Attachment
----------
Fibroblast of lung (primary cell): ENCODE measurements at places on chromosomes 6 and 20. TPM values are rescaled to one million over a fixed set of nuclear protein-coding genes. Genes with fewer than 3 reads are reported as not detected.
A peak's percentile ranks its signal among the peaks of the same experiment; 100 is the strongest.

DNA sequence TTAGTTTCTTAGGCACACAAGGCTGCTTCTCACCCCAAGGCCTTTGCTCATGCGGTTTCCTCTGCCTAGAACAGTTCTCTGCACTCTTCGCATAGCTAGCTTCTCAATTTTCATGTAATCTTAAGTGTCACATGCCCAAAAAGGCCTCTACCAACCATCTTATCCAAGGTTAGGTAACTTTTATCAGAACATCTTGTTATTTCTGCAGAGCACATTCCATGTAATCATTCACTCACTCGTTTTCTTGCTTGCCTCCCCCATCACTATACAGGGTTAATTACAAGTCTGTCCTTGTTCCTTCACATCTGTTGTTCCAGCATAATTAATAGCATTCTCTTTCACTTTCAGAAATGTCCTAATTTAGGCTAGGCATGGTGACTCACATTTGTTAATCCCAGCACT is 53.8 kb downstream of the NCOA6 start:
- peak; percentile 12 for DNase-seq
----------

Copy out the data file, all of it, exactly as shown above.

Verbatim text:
Fibroblast of lung (primary cell): ENCODE measurements at places on chromosomes 6 and 20. TPM values are rescaled to one million over a fixed set of nuclear protein-coding genes. Genes with fewer than 3 reads are reported as not detected.
A peak's percentile ranks its signal among the peaks of the same experiment; 100 is the strongest.

DNA sequence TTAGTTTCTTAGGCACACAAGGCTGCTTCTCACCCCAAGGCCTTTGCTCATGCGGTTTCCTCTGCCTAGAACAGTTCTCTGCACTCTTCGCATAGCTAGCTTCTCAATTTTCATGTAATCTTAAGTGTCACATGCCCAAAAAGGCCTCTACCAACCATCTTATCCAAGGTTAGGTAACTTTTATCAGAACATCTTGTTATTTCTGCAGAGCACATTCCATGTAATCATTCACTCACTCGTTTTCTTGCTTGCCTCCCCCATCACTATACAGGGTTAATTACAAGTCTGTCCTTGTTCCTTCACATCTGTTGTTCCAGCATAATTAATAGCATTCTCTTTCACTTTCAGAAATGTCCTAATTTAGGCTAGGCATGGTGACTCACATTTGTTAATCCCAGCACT is 53.8 kb downstream of the NCOA6 start:
- peak; percentile 12 for DNase-seq